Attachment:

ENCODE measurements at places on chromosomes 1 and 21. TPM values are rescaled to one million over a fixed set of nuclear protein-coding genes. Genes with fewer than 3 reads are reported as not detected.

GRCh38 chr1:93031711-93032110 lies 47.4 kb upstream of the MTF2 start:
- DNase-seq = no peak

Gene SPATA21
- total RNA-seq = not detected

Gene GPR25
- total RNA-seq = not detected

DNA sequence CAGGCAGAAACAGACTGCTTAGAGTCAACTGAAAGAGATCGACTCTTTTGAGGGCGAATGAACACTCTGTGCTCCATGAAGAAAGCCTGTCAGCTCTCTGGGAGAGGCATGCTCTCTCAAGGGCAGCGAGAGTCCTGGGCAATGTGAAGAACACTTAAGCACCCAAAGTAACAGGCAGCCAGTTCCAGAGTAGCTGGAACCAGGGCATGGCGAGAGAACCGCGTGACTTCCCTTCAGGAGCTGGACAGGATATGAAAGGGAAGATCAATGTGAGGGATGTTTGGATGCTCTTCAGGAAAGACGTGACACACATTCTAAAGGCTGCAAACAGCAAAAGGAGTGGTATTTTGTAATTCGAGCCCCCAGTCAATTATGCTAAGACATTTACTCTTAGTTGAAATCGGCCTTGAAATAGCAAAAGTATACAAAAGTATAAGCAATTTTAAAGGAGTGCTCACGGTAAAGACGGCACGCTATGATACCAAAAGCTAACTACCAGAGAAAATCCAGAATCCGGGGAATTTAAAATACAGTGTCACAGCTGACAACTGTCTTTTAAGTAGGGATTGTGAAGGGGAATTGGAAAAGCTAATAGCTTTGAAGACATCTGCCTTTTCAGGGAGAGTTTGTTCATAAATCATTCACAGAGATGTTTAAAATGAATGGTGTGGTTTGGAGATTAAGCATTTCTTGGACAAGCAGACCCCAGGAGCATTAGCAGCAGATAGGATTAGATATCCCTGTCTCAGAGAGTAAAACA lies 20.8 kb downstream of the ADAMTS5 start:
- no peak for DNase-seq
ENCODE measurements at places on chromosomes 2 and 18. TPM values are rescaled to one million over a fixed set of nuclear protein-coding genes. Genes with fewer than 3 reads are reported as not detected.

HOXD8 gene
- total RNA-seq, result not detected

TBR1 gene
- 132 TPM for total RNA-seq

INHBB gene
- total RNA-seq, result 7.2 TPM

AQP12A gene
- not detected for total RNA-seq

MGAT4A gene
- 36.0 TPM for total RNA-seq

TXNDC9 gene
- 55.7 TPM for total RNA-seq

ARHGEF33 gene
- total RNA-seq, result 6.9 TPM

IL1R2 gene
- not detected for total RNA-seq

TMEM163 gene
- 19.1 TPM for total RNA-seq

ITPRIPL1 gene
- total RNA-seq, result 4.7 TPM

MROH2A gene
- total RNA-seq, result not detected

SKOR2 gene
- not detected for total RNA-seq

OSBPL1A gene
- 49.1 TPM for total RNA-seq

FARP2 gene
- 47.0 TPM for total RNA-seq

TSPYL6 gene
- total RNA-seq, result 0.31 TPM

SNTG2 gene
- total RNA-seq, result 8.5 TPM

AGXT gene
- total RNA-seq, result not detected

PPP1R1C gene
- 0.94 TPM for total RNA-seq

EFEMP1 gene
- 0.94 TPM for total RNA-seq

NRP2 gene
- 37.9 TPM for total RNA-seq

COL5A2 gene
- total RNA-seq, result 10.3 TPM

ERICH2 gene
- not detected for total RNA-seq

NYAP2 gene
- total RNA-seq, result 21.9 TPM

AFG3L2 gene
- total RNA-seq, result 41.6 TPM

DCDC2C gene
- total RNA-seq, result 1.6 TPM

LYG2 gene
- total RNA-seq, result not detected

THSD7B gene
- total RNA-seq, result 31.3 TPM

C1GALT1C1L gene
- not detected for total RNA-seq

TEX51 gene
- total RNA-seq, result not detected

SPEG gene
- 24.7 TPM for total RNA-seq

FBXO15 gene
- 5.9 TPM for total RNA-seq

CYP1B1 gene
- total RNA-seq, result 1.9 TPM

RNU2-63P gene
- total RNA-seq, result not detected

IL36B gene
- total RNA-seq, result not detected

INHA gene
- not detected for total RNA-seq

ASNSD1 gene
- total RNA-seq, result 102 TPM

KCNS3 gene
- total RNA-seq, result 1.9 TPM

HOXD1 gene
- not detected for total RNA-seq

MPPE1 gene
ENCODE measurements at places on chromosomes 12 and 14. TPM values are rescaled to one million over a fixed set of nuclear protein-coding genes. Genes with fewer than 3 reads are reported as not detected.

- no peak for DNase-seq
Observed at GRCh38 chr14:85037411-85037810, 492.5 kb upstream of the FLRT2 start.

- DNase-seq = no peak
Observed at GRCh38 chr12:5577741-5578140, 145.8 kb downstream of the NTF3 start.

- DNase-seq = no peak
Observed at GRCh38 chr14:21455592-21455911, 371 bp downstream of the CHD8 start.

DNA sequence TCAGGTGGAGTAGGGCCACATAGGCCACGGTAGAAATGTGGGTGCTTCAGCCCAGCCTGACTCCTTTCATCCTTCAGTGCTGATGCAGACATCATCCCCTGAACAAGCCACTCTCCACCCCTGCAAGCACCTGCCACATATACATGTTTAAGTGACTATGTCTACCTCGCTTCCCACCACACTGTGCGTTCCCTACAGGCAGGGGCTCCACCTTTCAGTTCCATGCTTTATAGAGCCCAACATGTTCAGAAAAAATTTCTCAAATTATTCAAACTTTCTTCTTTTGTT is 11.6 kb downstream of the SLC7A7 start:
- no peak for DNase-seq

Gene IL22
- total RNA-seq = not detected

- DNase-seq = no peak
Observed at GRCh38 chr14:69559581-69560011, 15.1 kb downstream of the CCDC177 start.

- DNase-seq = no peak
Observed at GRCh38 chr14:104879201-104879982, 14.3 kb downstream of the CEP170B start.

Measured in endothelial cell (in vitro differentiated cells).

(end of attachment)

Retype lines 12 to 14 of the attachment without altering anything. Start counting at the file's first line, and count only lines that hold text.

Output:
- total RNA-seq, result not detected

TBR1 gene
- 132 TPM for total RNA-seq